The final phase of the South African War of 1899-1902, in which Boer guerrillas were eventually overcome by British forces, has been extensively studied by historians. The concentration camps, in which an estimated 27,000 civilians died as part of a policy of depriving the Boer commandos of their support base, are particularly well known. Much less has been written about the blockhouses – the large network of small forts built by the British to protect their supply lines and partition the veldt during the ‘scorched earth’ stage of the war.
In Simon Green these fortifications have found an extremely thorough and engaging chronicler. The author brings to bear his own experience as a soldier; and a deep knowledge of the South African landscape and heritage informs his writing.
Green has visited all of the surviving blockhouses – roughly 80 buildings, out of some 9,000 constructed during the war. A companion volume, Anglo-Boer War Blockhouses: a field guide, is being prepared for those who wish to visit them.
There were two basic types. The Elliot Wood blockhouse, which was time-consuming and relatively expensive to build, was a substantial, three-storey stone or concrete structure. These were later supplemented by Major Spring Rice’s cheaper, less-permanent models, made of corrugated iron.
Their main purpose was to guard strategic points such as railway lines and bridges. They also served to restrict the movement of Boer fighters. Linked by barbed wire, they formed a vast web of fortifications, which proved extremely difficult for guerrillas to cross with their equipment.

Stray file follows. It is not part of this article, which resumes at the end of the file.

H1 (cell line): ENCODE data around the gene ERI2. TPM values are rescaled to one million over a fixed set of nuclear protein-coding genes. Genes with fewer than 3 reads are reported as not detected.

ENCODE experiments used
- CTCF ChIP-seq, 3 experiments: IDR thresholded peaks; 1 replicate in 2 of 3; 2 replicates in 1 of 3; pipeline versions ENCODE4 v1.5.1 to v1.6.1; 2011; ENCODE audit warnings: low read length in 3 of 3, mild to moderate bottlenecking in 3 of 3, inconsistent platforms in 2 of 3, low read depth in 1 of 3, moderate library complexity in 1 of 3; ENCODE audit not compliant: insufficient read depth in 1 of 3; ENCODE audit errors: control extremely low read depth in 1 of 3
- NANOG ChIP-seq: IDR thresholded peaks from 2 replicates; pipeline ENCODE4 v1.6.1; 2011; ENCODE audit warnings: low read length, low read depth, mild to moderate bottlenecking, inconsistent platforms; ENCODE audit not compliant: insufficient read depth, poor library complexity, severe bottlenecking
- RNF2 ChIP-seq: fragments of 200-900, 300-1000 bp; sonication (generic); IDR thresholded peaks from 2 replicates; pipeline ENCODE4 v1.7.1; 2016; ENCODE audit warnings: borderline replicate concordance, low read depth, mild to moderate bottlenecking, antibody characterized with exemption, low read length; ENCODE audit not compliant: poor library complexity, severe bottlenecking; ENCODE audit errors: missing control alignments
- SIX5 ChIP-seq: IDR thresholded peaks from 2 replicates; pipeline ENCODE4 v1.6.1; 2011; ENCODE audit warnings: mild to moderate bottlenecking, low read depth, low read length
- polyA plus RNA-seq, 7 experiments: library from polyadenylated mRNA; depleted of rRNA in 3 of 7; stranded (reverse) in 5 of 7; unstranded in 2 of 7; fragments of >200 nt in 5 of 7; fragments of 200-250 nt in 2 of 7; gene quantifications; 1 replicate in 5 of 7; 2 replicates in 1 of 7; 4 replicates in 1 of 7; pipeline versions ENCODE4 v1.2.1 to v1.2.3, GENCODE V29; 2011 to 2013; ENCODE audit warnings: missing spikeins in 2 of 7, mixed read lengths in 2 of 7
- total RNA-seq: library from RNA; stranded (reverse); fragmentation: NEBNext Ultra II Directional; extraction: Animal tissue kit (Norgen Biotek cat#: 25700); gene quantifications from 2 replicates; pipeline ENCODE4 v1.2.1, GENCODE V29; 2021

Green describes the construction of the blockhouses and sets them securely within the wider context of British strategy. We learn about the life of the garrisons that were stationed in these inhospitable buildings – how they were defended and provisioned, and how their inhabitants staved off the boredom of guard duty.
The author is good on the origins of the blockhouses, tracing their use in earlier imperial conflicts. It was surely no coincidence that Field Marshal Roberts and General Kitchener, who introduced them into South Africa, had held commands in Afghanistan and Sudan respectively, where similar structures had been erected.
Green concludes that the blockhouses played a critical role in bringing about the defeat of the Boers, notwithstanding General Christiaan de Wet’s dismissal of them as the ‘blockhead policy’.
The book closes with a passionate plea for conservation. Many blockhouses were unsurprisingly looted for building materials after the war, and although some have been designated as historical monuments, they have suffered from the depredations of time and neglect. The case for maintaining these silent witnesses to a critical episode in British imperial and South African history is well made.
Anglo-Boer War Blockhouses is a book that anyone with a serious interest in the conflict will want to read. The text is supported by a number of good-quality illustrations, including some striking photographs of blockhouses today. For those who wish to explore further, the appendices provide a wealth of documentation, and there is a helpful glossary and bibliography, though, curiously, no index.
The book goes beyond the strict confines of its title, with informative sections on related issues such as armoured trains, wireless communications, steam traction engines, and the role of the Black African population.
What is now needed is a comprehensive study of military technology in the war, comparable to Barton C Hacker’s volume a few years ago on the American Civil War, Astride Two Worlds. Simon Green is ideally placed to write such a book.
Review by Graham Goodlad.
Anglo-Boer War Blockhouses: a military engineer’s perspective, Simon C Green, Porcupine Press, £25 (hbk), ISBN 978-1928455561.